By Harvey B. Cooper and Julie Ryan

In April 2024, the U.S. Federal Trade Commission (FTC) and the U.S. Department of Labor (DOL) issued final rules that may significantly affect employers.

On April 23, 2024, The FTC voted to approve a final rule that will effectively ban the use of non-compete clauses by employers and require employers to rescind existing such agreements, with the exception of existing agreements with senior executives.

On that same day, the U.S. Department of Labor (DOL) issued its final rule raising the salary threshold for employees exempt from federal overtime requirements. The new rule also significantly increases the minimum salary requirement for executive, professional, and administrative employees.

What is the impact of these changes, and what should you do?

The FTC Non-Compete Rule

The rule bans all non-competes as an unfair method of competition, except for existing non-competes with “senior executives”.   There is no exception to the ban.  Enforcement of existing non-competes with non-senior executives is barred.

Existing non-competes with “senior executives” earning more than $151,164 and are at the level of a president, chief executive officer, or the equivalent, or in a position that has similar authority to a president or officer and has policy-making authority are grandfathered in and are still enforceable.

“Policy-making authority” is defined as “final authority to make policy decisions that control significant aspects of a business entity or a common enterprise.” It does not include authority limited to advising or exerting influence over policy decisions or having final authority to make policy decisions for only a subsidiary of or affiliate of a common enterprise.”

No new non-competes with senior executives can be entered into once the Rule takes effect.

The Rule does not apply to non-competes entered into by a person pursuant to a bona fide sale of a business entity.

The Rule requires employers to notify employees with noncompete agreements that the agreements are no longer enforceable.  A sample notice is included in the Rule.

The Rule does not affect more restrictive state laws.

The Rule was to go into effect 120 days after it was published in the Federal Register. However, a lawsuit to block its enforcement was quickly filed. We expect any decision from that Court to be appealed. Moreover, if there is a change of administration, we expect the Rule to be withdrawn.

We foresee a positive advantage for Nebraska employers and the expansion of the talent hiring pool.  Once the Rule takes effect, employees in other states, other than “senior executives” with a current non-compete agreement, may be available to be hired by Nebraska employers without potential lawsuits seeking to enforce an agreement invalid under the Rule.  Of course, Nebraska employers will need to be mindful that these employees may also have enforceable trade secret or non-solicitation obligations to their former employers.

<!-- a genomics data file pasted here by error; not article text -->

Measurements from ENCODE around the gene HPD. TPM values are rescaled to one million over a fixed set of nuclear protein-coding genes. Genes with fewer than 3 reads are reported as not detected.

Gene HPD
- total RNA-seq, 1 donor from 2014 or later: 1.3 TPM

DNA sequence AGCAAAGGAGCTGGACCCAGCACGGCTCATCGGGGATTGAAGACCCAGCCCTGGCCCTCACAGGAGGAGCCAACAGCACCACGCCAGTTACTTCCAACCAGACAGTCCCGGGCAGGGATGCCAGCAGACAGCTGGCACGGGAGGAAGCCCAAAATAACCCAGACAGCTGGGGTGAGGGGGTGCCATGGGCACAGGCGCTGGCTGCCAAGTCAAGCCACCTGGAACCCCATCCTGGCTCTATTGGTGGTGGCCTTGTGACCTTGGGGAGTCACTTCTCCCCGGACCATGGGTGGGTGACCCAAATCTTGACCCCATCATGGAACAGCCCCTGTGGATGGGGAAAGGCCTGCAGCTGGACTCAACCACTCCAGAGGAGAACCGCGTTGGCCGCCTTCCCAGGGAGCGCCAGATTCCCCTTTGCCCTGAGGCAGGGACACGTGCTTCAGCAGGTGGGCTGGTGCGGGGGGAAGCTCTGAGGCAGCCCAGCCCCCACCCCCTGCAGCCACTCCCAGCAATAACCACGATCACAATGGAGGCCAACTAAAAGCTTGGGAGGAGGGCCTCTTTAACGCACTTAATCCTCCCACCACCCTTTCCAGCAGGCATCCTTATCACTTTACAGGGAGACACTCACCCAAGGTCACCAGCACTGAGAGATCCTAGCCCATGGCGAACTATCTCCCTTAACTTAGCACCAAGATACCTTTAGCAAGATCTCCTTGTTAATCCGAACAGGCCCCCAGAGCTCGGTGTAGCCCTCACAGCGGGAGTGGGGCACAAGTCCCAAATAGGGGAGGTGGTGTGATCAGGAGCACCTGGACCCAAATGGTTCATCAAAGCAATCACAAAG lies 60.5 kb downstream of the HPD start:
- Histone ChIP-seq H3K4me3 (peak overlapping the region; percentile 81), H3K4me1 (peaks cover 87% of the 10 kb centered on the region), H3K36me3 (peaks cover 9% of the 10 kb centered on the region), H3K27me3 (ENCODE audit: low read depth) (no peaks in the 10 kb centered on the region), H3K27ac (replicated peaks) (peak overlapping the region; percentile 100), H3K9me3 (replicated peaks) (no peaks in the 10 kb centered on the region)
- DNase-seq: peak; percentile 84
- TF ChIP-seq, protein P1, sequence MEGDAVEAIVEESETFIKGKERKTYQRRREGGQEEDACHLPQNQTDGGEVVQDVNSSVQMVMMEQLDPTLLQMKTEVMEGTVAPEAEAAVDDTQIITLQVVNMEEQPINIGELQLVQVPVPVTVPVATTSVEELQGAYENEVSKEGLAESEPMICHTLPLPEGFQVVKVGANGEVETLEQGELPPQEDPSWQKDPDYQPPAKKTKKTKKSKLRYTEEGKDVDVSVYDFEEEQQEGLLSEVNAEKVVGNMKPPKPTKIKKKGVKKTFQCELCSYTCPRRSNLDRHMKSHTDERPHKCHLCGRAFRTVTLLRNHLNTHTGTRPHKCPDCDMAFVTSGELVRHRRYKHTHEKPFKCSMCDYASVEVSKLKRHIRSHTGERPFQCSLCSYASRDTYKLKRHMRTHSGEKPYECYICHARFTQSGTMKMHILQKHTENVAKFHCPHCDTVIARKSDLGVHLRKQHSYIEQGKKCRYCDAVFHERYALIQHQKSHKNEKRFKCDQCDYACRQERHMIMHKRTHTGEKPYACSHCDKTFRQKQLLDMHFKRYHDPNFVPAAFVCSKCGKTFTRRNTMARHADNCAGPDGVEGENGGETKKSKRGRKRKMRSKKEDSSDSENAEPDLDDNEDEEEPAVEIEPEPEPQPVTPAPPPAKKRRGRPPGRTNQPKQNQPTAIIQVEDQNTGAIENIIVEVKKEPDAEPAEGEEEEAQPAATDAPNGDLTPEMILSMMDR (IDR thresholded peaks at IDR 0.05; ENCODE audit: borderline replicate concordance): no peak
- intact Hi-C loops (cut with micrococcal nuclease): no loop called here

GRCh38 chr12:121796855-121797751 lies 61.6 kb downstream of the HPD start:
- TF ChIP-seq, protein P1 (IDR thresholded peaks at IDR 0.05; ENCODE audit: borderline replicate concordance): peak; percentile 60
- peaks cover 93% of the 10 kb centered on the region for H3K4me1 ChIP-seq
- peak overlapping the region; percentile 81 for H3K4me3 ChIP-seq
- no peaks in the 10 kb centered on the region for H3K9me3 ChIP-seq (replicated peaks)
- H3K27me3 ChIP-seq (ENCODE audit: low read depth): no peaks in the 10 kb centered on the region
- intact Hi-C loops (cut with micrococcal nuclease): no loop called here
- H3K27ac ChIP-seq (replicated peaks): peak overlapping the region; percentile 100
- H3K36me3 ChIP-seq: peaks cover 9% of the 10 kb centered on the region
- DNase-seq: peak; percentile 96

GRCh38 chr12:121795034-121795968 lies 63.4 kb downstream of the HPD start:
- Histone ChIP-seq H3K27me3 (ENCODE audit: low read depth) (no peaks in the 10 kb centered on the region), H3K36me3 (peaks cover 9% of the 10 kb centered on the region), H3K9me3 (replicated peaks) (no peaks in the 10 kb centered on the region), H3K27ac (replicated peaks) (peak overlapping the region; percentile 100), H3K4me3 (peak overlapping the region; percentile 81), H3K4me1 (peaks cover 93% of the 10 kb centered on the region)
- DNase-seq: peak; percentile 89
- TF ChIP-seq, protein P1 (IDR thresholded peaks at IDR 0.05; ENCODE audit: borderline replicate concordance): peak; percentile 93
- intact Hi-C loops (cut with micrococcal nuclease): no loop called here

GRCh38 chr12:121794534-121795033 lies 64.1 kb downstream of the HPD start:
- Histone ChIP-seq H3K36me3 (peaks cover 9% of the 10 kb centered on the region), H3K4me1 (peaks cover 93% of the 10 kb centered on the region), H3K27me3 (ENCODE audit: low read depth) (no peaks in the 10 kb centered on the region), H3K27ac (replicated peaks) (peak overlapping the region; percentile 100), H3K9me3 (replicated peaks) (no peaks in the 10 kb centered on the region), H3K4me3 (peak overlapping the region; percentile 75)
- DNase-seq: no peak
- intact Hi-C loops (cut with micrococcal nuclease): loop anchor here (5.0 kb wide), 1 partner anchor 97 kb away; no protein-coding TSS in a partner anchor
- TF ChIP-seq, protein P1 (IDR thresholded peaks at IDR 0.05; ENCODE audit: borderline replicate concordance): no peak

We suggest all existing employee restrictive agreements be reviewed by counsel to determine compliance with Nebraska and Federal law.

The New DOL Salary Thresholds for Executive, Administrative and Professional Exemptions

Effective July 1, 2024, the salary threshold for the executive, administrative, and professional employee exemption will increase to the equivalent of an annual salary of $43,888 and increase to $58,656 on January 1, 2025. The July 1 increase updates the present annual salary threshold of $35,568.

In addition, the Rule will adjust the threshold for highly compensated employees. Starting July 1, 2027, salary thresholds will be updated every three years by applying up-to-date wage data to determine new salary levels.

The new Rule’s effective date is July 1, 2024, barring a court challenge. If there is a change of administration, we expect the Rule may be withdrawn, as occurred at the outset of the 2017 Trump administration.

What should employers do now?  We recommend you prepare for but do not announce any salary or exemption change yet.  Prepare by:

  1. Identifying all exempt executive, administrative and professional employees, their current salary, and actual weekly hours worked.
  2. Determine if current exempt employees are actually performing the required duties for the claimed exemption.
  3. For those employees making less than $43,888, determine if you want to increase their salary to $43,888 or make them non-exempt, entitled to overtime pay on July 1.
  4. For those exempt employees who will make at least $43,888 as of July 1 but less than $58,656 on January 1, 2025, determine if you want to increase their salary to $58,656 or make them non-exempt, entitled to overtime pay on January 1.

If you have questions about these Rules and their implications to your business, please contact Harvey Cooper or Julie Ryan at 402-392-1250.